The impact of coronavirus and social distancing on the way we worship
Published on: 04-18-2020
I haven’t been to church for the past four weeks, and I don’t plan to go for the immediate future. That’s not something you would expect to read from one of the editors of the Adventist Review. Going to church on Sabbath morning has been part of my DNA for more than half a century. I grew up in an Adventist family, and going to church was a given. As a teenager attending a public school, I looked forward to seeing my friends in our youth group that I could hang out with every Sabbath—all day. I was involved in Pathfinders, creative “tea-bistro” outreach activities, choir practices, and door-to-door visitations on Sabbaths. Since then, I have taught Sabbath School classes, preached sermons, served potlucks, and enjoyed the sweet fellowship with other followers of Jesus most every Sabbath.
I confess, sometimes we sat too much. The preacher went on droning, the music was at times slightly off-key, and the presentations weren’t always gripping. But it was church—my church.
COVID-19 changed all of this. Most states in the United States have some type of stay-at-home or shelter-in-place order. I’m grateful that leaders made this hard decision for I’m worried about the elderly and those struggling with health issues in our congregations. But that also means that I haven’t seen my friends and fellow members of my local congregation for a while—and, most likely, that won’t change in the coming weeks.
Except, that’s not really true. For the past eight years, my wife, Chantal, and I have hosted a Bible study at our home on Tuesday nights. It started as a way of keeping our teenage daughters connected to their church during the week. They have long left home to study at boarding academy or university, but the Bible study has continued. We usually have between 10-15 people attending. This past Tuesday we had 31 attending the online Zoom version. I’ve participated in church boards online during the past weeks with more members present than the needed quorum. My wife and I have spent hours talking to members every Friday over the past weeks as we clean the house and get ready for another Sabbath—home alone.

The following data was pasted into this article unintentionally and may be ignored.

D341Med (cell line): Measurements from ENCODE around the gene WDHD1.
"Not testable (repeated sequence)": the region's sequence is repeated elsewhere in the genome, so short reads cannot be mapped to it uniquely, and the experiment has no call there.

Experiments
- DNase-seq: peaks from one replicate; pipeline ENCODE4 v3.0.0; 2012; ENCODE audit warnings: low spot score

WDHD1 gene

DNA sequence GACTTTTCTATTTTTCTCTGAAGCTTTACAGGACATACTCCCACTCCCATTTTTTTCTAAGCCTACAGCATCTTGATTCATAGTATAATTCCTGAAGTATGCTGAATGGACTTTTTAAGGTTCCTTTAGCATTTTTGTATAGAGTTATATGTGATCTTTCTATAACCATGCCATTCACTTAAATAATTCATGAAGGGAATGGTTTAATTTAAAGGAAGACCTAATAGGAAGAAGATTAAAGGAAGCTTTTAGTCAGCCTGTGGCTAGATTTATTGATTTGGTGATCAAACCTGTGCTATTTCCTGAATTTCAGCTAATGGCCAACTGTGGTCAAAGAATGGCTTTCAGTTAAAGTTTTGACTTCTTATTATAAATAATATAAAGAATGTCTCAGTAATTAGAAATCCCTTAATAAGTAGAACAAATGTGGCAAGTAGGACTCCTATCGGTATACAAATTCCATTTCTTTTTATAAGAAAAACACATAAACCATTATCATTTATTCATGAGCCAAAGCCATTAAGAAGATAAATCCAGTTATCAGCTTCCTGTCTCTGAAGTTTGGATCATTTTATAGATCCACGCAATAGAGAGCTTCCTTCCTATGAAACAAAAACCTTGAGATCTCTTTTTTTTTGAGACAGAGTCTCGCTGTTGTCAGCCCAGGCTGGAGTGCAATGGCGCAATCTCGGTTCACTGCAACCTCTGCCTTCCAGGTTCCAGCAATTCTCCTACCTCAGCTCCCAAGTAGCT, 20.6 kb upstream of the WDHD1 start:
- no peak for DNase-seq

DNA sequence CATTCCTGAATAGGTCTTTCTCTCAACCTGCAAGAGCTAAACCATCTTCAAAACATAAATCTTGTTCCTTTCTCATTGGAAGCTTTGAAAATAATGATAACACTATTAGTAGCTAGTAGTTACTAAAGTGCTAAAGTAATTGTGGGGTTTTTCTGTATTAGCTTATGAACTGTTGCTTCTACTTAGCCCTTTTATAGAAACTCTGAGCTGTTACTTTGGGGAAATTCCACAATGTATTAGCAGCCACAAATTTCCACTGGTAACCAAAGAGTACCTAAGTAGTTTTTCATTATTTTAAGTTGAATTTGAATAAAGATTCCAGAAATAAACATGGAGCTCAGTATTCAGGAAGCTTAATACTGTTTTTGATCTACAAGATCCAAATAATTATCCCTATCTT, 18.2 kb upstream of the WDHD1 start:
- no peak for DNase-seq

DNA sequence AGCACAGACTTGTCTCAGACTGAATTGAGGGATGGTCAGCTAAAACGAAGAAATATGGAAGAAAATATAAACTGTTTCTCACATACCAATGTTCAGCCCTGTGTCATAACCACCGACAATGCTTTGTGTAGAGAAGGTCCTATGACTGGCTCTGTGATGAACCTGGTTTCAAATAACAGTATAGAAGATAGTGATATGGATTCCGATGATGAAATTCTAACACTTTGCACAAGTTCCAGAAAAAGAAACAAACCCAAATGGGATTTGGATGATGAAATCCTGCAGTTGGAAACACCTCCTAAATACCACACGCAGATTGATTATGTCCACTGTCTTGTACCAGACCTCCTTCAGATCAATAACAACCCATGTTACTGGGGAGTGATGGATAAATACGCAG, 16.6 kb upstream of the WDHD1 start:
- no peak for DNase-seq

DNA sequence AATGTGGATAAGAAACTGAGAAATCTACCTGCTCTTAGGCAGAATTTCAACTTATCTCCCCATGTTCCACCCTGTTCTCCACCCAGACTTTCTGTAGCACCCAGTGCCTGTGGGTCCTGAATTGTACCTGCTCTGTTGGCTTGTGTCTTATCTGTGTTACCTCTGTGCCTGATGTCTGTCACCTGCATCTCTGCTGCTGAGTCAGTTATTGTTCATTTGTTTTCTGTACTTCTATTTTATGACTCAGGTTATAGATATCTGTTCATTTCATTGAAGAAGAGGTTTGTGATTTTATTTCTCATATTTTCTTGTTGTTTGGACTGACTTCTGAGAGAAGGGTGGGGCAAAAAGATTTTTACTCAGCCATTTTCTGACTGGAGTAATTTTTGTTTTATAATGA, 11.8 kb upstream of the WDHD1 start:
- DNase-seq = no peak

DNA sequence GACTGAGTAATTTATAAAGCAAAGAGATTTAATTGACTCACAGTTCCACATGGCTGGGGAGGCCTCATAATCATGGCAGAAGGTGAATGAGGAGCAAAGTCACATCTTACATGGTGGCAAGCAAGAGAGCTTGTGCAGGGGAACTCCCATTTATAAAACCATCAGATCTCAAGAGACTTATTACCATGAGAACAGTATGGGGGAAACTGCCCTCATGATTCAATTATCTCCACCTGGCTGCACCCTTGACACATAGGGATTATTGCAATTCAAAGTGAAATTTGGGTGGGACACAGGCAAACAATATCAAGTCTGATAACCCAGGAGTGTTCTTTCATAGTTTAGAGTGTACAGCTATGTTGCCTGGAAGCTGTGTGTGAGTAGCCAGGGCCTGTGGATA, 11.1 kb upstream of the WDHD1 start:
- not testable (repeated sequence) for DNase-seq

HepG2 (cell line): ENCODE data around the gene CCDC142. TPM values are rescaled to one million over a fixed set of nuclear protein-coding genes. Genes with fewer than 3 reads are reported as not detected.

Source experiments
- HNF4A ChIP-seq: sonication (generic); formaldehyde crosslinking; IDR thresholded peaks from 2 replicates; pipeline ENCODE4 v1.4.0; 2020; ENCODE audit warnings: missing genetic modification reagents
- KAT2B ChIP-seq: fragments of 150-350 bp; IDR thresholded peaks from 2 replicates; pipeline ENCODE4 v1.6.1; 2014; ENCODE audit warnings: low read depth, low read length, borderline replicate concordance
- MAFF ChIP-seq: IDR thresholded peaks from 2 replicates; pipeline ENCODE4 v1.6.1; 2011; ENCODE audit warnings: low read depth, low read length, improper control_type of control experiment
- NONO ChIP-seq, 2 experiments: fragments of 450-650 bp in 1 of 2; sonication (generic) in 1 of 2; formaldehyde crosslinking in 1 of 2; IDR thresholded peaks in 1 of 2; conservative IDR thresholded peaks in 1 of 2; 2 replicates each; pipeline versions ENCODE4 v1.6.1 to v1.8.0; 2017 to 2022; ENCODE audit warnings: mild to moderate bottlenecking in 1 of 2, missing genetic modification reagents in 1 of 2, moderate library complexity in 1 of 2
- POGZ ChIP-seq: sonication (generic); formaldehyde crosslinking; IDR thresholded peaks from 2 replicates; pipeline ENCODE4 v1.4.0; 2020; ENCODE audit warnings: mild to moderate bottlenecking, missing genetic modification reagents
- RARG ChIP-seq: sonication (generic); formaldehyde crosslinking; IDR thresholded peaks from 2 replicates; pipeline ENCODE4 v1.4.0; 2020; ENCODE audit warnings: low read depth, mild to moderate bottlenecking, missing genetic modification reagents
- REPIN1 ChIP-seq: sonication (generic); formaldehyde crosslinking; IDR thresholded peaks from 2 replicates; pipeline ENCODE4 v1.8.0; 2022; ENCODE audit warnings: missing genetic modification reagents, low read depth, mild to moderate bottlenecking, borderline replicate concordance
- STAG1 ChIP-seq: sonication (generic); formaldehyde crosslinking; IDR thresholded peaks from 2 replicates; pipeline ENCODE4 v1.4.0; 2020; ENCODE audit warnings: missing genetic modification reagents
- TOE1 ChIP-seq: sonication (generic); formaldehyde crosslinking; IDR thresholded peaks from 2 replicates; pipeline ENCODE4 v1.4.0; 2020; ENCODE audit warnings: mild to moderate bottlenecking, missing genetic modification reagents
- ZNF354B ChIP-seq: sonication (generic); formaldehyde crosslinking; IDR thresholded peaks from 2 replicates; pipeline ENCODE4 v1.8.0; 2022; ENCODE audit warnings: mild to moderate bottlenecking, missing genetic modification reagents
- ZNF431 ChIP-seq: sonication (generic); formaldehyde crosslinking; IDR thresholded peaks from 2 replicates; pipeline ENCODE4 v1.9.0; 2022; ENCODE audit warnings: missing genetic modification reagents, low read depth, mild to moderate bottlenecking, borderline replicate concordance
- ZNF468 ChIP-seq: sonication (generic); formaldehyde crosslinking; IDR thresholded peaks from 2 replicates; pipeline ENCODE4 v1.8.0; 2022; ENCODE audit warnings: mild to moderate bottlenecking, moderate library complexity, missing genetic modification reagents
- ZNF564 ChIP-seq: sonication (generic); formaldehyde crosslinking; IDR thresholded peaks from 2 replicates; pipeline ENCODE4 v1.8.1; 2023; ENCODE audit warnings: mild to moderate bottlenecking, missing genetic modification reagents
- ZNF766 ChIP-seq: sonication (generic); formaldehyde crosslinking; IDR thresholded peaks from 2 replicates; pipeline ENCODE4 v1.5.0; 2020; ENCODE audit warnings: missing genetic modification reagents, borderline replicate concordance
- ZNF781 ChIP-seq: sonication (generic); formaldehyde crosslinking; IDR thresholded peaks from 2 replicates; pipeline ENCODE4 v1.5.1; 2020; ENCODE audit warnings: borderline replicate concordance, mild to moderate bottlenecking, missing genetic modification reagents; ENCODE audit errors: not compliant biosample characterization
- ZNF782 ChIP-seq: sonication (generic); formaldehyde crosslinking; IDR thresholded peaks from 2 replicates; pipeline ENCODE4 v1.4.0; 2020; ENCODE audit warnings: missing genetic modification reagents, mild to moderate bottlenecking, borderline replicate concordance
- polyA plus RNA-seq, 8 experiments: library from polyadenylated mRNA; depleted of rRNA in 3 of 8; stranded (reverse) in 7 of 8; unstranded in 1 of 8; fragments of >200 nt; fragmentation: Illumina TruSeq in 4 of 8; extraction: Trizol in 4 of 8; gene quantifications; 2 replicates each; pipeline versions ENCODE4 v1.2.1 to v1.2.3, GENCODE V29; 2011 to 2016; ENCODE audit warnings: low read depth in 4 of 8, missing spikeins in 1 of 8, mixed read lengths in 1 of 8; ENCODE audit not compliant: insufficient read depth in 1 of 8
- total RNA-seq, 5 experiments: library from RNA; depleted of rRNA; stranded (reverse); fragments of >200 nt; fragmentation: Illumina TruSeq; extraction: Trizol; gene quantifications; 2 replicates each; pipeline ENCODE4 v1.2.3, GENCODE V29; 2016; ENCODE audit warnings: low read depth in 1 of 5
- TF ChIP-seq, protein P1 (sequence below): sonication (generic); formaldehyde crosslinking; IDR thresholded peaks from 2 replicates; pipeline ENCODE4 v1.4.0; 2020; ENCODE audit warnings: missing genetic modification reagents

This past Sabbath morning each of my three daughters (now back at home after colleges and academies closed their campuses) attended a different Sabbath School class. We usually meet to sit around the larger screen of my home computer in my office for worship service and connect to one of the many streaming options, including my own congregation’s limited livestream.
While we cannot physically meet with others, we seem to have gone back to the model that worked for the early church—at least virtually. Small-group meetings or Bible studies hosted on Zoom or Skype, and prayer meetings on call-in numbers are all mushrooming. They have been filling the void left by the COVID-19-related restrictions. Church historians agree that worship during most of the first two centuries A.D. was centered around house churches, or, perhaps better, “household churches.”1 The disciples met in an “upper room” (Acts 1:13, KJV). Acts 12:12 describes a prayer meeting pleading for the release of Peter in “the house of Mary.” Paul includes many greetings to individuals hosting gathering places for Christians in their homes (1 Cor. 16:19; Col. 4:15; Philemon 2; Rom. 16:5, 23; etc.). Meal sharing was a crucial part of their gatherings.2 Household churches had the advantage of intimacy and increased safety, and were culturally appropriate as they fitted into the Roman system of household communities.